Can’t decide what to eat?
They've got you jumping around on their Wii Fit and you can keep your faculties in trim with Brain T
Now regularly invading the Sunday supplements and lifestyle technology sections of the dailies, the middle-brow appears satisfied that gaming is ‘mainstream’, something ‘older’ people and on occasion ‘females’ are now enjoying as a pastime of choice.
Upon closer examination though, it rapidly becomes apparent that such editorial is usually talking about the work of a one company in particular - Nintendo, and the rest of the industry is benefitting from their innovation hugely.
Since the launch of their handheld DS and latterly Wii systems, this old Japanese company has become an accepted synonym for mainstream gaming. Their most recent success, Wii Fit, sent non-gamers rushing to the shops to buy a brilliant (and expensive) ‘balance board’ with software which could apparently measure and improve their fitness.
Despite also emitting the same whiff of pseudo-science which some found objectionable about their Brain Training games, the masses were mostly able to make the leap that their ‘Wii Fit Age’ score was simply a motivational device which encouraged them to play, and not a clinically accurate diagnosis of their cardio-vascular health.
There was of course, the unfortunate subjective analysis (you’re fat) that the software doled out to one ten year old girl, but most people emerged relatively unscathed.
So, having convinced aging gamers that they can delay the onset of Alzeimers with Brain Training, and selling an elaborate set of bathroom scales into living rooms with lucrative success with Wii Fit - they now make a move into a previously untapped room of your house - the kitchen. Their latest DS release, Cooking Guide, prizes open the gap between them and their ‘competitors’ even farther. Subtitled ‘Can’t decide what to eat?’, this is a snappy, convenient little tool designed to help you answer that recurring question and then guide you through the culinary process.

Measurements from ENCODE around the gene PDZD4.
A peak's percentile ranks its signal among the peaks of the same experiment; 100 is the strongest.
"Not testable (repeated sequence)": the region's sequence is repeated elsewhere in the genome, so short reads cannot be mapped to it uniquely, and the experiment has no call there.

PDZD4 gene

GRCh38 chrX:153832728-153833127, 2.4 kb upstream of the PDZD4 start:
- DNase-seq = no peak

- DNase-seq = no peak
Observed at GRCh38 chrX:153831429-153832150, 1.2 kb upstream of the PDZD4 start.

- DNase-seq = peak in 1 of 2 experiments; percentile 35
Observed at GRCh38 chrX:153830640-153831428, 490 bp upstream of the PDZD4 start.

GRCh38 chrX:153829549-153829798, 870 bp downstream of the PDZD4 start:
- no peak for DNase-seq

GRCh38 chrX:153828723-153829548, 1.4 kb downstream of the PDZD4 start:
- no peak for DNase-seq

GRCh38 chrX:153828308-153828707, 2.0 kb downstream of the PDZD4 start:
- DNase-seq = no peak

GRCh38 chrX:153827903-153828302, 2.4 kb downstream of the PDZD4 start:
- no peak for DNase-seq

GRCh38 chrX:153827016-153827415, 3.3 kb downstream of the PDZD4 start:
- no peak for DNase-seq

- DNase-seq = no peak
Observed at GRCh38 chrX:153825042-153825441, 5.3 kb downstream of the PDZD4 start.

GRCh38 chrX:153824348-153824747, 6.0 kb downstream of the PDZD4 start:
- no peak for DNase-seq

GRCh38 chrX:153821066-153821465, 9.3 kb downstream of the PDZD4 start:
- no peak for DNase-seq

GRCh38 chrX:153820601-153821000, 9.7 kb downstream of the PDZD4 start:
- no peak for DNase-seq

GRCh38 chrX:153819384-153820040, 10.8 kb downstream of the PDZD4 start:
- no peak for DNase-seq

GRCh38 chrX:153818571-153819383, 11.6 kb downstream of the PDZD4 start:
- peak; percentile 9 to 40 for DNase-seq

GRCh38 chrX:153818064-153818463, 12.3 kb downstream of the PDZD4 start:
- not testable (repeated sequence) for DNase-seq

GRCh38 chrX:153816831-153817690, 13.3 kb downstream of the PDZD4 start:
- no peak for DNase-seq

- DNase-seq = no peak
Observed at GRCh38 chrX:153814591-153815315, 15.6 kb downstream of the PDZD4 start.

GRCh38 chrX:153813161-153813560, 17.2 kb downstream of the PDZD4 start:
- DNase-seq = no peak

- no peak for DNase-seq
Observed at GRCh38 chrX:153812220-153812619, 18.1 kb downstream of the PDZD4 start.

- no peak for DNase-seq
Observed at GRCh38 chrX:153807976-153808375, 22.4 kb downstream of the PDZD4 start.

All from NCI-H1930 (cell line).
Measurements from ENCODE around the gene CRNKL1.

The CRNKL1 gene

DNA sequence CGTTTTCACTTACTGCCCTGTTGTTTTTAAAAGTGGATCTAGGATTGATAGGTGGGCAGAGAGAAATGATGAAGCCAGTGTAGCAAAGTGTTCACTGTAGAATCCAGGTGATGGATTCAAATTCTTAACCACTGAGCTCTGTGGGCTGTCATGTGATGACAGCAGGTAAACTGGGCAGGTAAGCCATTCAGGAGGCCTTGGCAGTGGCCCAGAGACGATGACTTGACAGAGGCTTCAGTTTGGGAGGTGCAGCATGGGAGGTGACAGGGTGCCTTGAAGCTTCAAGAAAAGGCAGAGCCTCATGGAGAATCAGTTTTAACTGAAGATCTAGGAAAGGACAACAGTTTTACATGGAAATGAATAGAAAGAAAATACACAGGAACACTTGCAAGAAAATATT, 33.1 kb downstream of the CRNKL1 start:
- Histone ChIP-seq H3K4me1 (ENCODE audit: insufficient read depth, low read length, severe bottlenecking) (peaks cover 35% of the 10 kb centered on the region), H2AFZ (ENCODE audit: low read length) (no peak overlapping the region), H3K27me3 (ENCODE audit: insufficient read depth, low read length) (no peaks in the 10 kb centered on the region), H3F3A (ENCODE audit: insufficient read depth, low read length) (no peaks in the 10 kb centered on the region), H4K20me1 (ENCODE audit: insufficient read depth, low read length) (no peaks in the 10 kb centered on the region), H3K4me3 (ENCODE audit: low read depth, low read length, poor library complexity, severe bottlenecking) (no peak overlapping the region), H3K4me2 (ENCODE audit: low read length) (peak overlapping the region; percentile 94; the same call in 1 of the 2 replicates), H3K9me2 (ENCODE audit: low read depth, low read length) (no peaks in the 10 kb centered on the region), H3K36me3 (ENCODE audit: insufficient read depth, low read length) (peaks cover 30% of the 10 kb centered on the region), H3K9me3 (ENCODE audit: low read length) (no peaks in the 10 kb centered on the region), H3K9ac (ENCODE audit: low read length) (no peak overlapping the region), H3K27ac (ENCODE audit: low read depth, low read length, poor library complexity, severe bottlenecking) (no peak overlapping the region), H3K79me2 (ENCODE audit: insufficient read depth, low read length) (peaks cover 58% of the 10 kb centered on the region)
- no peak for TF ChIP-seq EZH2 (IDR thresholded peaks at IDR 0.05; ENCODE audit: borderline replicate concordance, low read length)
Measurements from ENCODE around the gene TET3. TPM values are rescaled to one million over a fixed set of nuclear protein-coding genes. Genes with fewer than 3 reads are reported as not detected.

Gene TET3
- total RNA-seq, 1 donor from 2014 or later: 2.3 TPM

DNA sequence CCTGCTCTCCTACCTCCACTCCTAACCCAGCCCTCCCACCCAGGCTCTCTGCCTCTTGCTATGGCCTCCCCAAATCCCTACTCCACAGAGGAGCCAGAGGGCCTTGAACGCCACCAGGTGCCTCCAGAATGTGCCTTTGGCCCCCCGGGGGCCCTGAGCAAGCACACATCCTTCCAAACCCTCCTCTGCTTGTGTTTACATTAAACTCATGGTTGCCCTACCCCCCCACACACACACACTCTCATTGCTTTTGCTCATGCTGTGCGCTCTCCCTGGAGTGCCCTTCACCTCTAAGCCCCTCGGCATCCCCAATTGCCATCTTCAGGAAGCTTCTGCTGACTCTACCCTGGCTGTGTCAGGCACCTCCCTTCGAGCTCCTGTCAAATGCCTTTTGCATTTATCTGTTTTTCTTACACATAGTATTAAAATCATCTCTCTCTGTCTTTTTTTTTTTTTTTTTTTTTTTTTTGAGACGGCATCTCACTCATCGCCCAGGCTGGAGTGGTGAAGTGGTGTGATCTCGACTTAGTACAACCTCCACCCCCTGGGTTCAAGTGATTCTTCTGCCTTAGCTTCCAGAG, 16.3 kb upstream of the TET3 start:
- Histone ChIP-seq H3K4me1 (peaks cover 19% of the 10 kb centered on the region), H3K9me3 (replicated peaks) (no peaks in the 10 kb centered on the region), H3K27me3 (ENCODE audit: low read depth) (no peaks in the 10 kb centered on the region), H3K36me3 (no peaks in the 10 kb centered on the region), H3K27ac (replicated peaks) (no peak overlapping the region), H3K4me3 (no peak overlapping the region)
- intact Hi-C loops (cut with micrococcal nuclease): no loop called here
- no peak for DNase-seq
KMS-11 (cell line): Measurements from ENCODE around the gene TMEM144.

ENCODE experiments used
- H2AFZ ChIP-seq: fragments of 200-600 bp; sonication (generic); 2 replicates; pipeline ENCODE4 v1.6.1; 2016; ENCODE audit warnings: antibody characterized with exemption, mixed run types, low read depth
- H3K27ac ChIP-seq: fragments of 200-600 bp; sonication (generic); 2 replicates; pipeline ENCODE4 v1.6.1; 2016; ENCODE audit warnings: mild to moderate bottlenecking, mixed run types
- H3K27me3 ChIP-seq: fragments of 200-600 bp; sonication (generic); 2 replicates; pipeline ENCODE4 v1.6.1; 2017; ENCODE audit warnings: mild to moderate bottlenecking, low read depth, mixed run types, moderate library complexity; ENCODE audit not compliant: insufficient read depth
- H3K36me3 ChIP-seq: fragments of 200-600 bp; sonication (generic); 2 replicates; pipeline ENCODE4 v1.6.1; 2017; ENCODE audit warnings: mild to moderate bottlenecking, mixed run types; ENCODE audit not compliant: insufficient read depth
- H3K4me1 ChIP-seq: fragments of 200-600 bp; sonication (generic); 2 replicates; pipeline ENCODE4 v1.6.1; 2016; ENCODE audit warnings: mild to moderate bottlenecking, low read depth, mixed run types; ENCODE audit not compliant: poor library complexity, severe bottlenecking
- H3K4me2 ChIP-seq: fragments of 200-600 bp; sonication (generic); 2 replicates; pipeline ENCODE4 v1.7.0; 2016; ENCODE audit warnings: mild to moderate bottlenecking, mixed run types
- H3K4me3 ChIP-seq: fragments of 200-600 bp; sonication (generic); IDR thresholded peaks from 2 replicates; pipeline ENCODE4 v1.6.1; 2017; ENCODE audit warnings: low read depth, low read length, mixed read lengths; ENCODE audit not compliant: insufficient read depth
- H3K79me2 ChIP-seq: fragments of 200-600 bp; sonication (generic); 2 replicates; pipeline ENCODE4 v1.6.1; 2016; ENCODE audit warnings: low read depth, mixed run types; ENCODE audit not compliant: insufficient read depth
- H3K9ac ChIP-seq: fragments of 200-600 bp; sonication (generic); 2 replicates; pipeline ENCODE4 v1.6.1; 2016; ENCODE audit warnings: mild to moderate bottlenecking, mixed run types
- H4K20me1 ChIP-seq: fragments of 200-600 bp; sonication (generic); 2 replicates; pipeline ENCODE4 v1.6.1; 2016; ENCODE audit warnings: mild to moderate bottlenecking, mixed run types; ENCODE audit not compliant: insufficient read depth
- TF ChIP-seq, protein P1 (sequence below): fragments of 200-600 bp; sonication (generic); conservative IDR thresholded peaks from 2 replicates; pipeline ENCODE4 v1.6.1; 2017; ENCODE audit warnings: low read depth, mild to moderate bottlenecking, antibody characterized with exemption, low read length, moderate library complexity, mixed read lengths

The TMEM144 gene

It’s a perfectly effective recipe software and most useful in the manner in which it allows you to interrogate its database, selecting recipe options based on your available ingredients, spare time or country of origin.
Having chosen your meal, the software takes you step by step through preparation and cooking in a surprisingly un-patronising manner. Fears of your DS’s circuitry becoming jammed up with raw pork are unfounded, as there’s really no need to touch the device once you start cooking.
The entire process can be driven through effective voice-recognition, requiring you to clearly shout ‘continue’ to move on to the next step. A chef avatar thankfully devoid of any particular character traits guides you through the cooking, and suggests a real opportunity for celebrity chefs in the future.
Surely Ramsay will see this as an opportunity to stretch his franchise even further and license, ‘Can’t decide what to fucking eat?’
The whole exercise is more a very effective proof of concept than an essential purchase, and it’s unlikely that the software will make the same headlines that Brain Training did. That said, as another demonstration of the durability of the DS as a device, it’s very persuasive.
Quite how effective Brain Training and Cooking Guide are as a gateway drug into other gaming experiences isn’t wholly clear as yet. The DS remains one of the richest platforms for innovation in game design around, and it would be great to think that having had their brains trained, players move on to try other experiences. Cooking Guide is also suggestive of a yet un-tapped market for decision making software. Politics Guide : Can’t decide what to think? Anyone?